Long-term outcome of pediatric obsessive–compulsive disorder: a meta-analysis and qualitative review of the literature
Article first published online: 28 MAY 2004
Acta Psychiatrica Scandinavica
Volume 110, Issue 1, pages 4–13, July 2004
How to Cite
Stewart, S. E., Geller, D. A., Jenike, M., Pauls, D., Shaw, D., Mullin, B. and Faraone, S. V. (2004), Long-term outcome of pediatric obsessive–compulsive disorder: a meta-analysis and qualitative review of the literature. Acta Psychiatrica Scandinavica, 110: 4–13. doi: 10.1111/j.1600-0447.2004.00302.x
- Issue published online: 28 MAY 2004
- Article first published online: 28 MAY 2004
- Accepted for publication January 16, 2004
- obsessive–compulsive disorder;
- pediatrics outcome assessment
Objective: To review the extant literature on the long-term outcome of child/adolescent-onset obsessive–compulsive disorder (OCD).
Method: Medline and Psychlit databases were systematically searched for articles regarding long-term outcomes of child/adolescent-onset OCD. Meta-analysis regression was applied to evaluate predictors and persistence of OCD.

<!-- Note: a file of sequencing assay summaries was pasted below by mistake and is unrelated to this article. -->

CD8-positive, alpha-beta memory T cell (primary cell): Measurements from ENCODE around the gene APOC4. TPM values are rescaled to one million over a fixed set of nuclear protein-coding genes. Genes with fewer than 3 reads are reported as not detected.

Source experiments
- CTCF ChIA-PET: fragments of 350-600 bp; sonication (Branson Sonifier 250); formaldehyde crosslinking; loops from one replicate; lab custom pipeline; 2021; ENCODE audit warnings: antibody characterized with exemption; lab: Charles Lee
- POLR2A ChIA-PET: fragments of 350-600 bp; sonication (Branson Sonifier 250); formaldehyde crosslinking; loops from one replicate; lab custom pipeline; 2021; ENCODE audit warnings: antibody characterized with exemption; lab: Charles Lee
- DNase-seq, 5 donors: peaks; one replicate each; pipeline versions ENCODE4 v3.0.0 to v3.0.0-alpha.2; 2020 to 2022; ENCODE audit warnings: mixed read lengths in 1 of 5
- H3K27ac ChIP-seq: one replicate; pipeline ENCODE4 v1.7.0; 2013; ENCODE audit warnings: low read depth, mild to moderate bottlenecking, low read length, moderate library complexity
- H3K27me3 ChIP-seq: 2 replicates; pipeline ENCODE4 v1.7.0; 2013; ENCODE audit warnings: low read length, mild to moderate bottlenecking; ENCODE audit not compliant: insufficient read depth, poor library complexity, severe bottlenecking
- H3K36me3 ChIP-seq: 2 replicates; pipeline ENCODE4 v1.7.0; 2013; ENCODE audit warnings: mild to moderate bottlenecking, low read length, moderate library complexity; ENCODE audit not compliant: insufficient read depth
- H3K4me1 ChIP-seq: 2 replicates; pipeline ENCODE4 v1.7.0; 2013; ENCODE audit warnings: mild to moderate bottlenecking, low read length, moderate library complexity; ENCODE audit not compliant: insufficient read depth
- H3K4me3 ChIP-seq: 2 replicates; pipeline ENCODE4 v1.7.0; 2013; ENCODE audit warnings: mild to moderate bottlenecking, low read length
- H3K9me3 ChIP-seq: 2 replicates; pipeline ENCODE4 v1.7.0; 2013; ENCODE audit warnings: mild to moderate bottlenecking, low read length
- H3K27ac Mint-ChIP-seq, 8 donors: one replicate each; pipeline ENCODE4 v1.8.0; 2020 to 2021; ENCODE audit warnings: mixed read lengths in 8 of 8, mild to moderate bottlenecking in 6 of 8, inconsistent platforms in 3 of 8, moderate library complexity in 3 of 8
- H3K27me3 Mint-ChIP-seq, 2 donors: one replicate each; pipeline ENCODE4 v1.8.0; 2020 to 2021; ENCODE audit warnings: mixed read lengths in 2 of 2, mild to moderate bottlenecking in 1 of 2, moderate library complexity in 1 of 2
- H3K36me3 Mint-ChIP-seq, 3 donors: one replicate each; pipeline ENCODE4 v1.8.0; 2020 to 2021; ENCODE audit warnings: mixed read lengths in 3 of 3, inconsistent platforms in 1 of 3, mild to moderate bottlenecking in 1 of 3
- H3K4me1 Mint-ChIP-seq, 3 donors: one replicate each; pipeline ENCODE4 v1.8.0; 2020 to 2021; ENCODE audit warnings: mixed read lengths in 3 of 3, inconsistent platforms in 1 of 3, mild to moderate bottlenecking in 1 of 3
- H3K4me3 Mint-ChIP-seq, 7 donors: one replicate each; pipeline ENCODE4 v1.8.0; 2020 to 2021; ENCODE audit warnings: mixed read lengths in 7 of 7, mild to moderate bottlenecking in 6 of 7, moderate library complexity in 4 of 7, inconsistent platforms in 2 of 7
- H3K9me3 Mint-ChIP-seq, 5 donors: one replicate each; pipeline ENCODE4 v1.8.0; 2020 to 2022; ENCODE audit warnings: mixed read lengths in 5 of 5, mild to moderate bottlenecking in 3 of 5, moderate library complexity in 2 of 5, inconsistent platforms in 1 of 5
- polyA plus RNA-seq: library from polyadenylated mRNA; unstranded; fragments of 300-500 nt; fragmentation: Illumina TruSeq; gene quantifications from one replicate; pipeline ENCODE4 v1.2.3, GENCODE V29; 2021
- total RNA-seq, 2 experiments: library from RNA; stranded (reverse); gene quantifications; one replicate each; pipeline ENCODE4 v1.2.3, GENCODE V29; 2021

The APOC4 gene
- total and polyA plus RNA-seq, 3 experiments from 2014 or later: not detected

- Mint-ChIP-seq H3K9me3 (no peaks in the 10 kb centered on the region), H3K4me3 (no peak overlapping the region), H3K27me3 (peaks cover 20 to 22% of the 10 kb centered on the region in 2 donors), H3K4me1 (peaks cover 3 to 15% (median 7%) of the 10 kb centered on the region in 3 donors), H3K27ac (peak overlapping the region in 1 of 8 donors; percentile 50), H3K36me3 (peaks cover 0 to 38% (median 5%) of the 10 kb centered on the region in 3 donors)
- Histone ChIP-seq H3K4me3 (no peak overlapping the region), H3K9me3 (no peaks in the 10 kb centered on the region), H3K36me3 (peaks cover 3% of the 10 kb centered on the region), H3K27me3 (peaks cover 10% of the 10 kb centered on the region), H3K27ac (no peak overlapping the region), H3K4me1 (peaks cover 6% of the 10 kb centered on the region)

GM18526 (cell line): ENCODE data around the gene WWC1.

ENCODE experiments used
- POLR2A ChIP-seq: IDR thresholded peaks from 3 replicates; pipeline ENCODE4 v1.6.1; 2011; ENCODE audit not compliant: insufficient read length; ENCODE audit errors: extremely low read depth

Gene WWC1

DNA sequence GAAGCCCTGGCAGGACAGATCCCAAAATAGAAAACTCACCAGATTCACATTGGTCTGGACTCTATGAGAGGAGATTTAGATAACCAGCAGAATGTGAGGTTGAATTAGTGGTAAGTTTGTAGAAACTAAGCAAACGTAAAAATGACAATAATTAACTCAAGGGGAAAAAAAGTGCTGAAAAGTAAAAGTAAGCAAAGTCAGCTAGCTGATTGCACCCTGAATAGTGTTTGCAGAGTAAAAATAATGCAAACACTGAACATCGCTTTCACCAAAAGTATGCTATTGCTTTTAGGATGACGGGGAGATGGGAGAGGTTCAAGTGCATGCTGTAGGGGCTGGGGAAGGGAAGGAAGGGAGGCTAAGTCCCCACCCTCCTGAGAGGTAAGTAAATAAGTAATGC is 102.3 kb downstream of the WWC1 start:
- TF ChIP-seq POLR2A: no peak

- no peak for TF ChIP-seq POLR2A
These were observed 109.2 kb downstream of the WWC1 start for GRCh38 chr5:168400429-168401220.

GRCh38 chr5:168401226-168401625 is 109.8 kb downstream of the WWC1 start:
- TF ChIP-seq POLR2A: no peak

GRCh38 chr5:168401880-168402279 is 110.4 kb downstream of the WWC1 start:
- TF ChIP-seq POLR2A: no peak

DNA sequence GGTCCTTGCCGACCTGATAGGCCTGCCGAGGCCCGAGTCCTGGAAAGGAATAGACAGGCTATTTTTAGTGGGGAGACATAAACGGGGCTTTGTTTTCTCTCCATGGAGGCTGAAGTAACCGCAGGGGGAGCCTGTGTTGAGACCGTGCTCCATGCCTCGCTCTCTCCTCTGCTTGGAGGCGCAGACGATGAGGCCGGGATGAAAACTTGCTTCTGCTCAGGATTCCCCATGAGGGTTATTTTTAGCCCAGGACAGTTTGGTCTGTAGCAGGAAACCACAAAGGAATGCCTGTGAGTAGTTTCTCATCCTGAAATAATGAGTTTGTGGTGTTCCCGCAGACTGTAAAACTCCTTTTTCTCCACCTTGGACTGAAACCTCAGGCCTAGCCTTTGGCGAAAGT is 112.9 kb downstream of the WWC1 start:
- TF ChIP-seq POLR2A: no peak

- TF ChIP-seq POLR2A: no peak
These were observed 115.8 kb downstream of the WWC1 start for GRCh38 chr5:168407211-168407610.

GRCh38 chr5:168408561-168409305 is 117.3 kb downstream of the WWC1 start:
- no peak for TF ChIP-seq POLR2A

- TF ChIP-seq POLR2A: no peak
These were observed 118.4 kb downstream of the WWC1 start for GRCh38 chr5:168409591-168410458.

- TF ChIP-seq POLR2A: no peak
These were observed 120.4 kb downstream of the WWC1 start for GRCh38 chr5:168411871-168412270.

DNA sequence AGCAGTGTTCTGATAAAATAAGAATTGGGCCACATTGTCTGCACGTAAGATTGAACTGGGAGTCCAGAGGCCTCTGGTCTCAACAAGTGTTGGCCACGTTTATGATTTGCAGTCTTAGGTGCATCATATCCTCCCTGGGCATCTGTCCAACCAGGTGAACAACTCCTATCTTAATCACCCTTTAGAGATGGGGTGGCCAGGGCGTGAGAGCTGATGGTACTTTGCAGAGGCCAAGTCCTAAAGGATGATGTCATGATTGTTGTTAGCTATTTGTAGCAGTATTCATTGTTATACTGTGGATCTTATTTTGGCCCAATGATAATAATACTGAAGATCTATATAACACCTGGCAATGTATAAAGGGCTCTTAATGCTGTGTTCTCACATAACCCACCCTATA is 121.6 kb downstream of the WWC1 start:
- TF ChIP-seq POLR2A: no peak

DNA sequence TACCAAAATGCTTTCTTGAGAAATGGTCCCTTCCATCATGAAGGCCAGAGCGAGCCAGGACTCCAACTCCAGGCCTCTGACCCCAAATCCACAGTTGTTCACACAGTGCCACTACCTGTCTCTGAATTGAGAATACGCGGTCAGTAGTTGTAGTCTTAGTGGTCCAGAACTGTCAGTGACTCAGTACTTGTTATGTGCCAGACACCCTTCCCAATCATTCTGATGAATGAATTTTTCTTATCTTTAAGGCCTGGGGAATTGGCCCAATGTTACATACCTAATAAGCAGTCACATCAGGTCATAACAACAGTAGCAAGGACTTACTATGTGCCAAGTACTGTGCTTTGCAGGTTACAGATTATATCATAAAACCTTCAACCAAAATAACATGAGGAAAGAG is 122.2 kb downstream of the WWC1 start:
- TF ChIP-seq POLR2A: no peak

Results: Sixteen study samples (n = 6–132; total = 521 participants) in 22 studies had follow-up periods ranging between 1 and 15.6 years. Pooled mean persistence rates were 41% for full OCD and 60% for full or subthreshold OCD. Earlier age of OCD onset (z = −3.26, P = 0.001), increased OCD duration (z = 2.22, P = 0.027) and in-patient vs. out-patient status (z = 2.94, P = 0.003) predicted greater persistence. Comorbid psychiatric illness and poor initial treatment response were poor prognostic factors. Although psychosocial function was frequently compromised, most studies lacked comprehensive outcome measures.
Conclusion: Long-term persistence of pediatric OCD may be lower than believed. Future studies should include broader measures of outcome including symptomatic persistence and functional impairment in multiple domains.